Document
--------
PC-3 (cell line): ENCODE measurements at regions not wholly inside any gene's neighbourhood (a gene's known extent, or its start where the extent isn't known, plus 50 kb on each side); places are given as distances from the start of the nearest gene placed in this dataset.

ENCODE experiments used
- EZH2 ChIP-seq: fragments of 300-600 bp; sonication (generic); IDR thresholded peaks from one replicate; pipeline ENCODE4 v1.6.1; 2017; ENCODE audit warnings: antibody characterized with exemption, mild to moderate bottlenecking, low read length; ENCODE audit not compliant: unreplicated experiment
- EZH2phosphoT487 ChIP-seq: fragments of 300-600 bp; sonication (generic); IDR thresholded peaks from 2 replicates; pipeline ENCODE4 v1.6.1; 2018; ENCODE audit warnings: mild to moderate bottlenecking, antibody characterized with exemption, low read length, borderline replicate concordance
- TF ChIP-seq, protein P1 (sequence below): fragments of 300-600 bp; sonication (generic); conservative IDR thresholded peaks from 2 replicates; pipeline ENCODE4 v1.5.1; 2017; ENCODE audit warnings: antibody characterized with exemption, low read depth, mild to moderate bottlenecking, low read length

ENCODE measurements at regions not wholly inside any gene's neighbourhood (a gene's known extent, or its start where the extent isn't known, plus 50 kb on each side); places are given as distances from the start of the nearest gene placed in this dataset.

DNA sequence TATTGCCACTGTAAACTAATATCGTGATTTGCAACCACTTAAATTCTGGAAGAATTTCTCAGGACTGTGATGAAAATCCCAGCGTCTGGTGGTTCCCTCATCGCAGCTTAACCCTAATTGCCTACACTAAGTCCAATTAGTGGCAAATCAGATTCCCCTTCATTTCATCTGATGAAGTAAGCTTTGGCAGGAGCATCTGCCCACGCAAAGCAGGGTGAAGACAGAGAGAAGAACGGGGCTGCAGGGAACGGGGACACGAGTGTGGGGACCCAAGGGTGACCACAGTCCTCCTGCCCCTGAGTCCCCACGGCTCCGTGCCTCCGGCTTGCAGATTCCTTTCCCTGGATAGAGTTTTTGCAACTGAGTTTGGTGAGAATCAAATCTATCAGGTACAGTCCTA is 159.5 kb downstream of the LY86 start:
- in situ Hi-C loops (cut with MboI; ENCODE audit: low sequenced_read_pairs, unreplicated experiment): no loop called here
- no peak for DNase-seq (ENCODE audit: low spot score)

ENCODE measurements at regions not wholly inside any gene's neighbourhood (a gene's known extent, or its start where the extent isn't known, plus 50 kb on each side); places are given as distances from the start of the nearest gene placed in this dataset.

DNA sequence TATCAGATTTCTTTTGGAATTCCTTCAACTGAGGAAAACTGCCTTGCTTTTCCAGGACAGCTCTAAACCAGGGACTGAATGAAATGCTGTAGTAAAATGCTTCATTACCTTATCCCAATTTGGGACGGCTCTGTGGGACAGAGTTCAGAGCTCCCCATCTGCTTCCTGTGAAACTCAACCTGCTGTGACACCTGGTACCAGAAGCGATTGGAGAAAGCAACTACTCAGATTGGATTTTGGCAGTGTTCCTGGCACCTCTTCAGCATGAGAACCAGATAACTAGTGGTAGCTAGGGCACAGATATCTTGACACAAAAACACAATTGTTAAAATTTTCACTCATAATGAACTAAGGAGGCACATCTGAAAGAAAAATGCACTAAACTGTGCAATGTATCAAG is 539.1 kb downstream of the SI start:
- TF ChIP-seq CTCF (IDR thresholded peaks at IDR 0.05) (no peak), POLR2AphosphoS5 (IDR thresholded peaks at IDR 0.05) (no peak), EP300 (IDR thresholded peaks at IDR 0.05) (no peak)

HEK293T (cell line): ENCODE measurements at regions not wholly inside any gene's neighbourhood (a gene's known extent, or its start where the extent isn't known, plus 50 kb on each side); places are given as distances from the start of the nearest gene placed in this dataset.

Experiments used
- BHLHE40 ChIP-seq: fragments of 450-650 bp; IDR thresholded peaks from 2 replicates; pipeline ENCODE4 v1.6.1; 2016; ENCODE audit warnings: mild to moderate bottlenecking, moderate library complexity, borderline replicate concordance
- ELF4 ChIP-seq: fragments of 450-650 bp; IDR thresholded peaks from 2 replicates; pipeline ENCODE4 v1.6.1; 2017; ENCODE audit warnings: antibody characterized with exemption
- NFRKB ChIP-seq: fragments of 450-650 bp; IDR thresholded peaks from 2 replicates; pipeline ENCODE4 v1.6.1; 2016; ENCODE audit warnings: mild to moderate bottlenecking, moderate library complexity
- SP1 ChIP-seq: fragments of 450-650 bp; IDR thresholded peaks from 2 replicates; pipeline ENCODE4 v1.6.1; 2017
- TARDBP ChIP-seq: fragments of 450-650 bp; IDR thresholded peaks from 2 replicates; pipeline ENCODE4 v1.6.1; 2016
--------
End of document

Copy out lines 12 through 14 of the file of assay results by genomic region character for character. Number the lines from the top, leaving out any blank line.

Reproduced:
- TF ChIP-seq CTCF (IDR thresholded peaks at IDR 0.05) (no peak), POLR2AphosphoS5 (IDR thresholded peaks at IDR 0.05) (no peak), EP300 (IDR thresholded peaks at IDR 0.05) (no peak)

HEK293T (cell line): ENCODE measurements at regions not wholly inside any gene's neighbourhood (a gene's known extent, or its start where the extent isn't known, plus 50 kb on each side); places are given as distances from the start of the nearest gene placed in this dataset.

Experiments used